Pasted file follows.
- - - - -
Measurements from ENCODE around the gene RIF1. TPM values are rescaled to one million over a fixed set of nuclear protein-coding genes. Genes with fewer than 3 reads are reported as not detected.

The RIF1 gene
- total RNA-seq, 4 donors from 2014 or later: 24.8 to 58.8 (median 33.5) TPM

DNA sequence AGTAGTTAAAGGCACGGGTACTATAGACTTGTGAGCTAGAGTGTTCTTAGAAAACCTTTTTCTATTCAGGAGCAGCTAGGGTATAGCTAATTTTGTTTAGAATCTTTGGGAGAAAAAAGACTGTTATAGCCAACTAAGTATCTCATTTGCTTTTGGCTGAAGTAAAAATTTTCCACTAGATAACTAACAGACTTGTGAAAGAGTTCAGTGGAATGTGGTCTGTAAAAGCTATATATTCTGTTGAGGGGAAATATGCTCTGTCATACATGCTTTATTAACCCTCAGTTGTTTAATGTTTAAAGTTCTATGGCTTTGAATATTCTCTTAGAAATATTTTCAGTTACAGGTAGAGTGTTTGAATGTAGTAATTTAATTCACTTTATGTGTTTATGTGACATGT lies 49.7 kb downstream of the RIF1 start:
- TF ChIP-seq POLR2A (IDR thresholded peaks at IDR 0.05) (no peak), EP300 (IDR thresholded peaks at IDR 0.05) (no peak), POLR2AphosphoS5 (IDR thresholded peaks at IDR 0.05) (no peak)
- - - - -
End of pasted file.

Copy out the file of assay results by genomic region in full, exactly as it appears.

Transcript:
Measurements from ENCODE around the gene RIF1. TPM values are rescaled to one million over a fixed set of nuclear protein-coding genes. Genes with fewer than 3 reads are reported as not detected.

The RIF1 gene
- total RNA-seq, 4 donors from 2014 or later: 24.8 to 58.8 (median 33.5) TPM

DNA sequence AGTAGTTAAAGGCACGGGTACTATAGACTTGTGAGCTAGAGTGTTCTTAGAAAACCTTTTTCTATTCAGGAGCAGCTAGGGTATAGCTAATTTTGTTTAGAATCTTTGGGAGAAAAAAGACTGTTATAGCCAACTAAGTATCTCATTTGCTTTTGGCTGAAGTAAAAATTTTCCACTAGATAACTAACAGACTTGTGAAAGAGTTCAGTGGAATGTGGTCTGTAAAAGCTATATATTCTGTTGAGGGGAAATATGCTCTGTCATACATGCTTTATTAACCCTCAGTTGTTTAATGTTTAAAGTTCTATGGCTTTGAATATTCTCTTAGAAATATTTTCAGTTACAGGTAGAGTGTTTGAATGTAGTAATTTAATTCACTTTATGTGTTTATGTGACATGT lies 49.7 kb downstream of the RIF1 start:
- TF ChIP-seq POLR2A (IDR thresholded peaks at IDR 0.05) (no peak), EP300 (IDR thresholded peaks at IDR 0.05) (no peak), POLR2AphosphoS5 (IDR thresholded peaks at IDR 0.05) (no peak)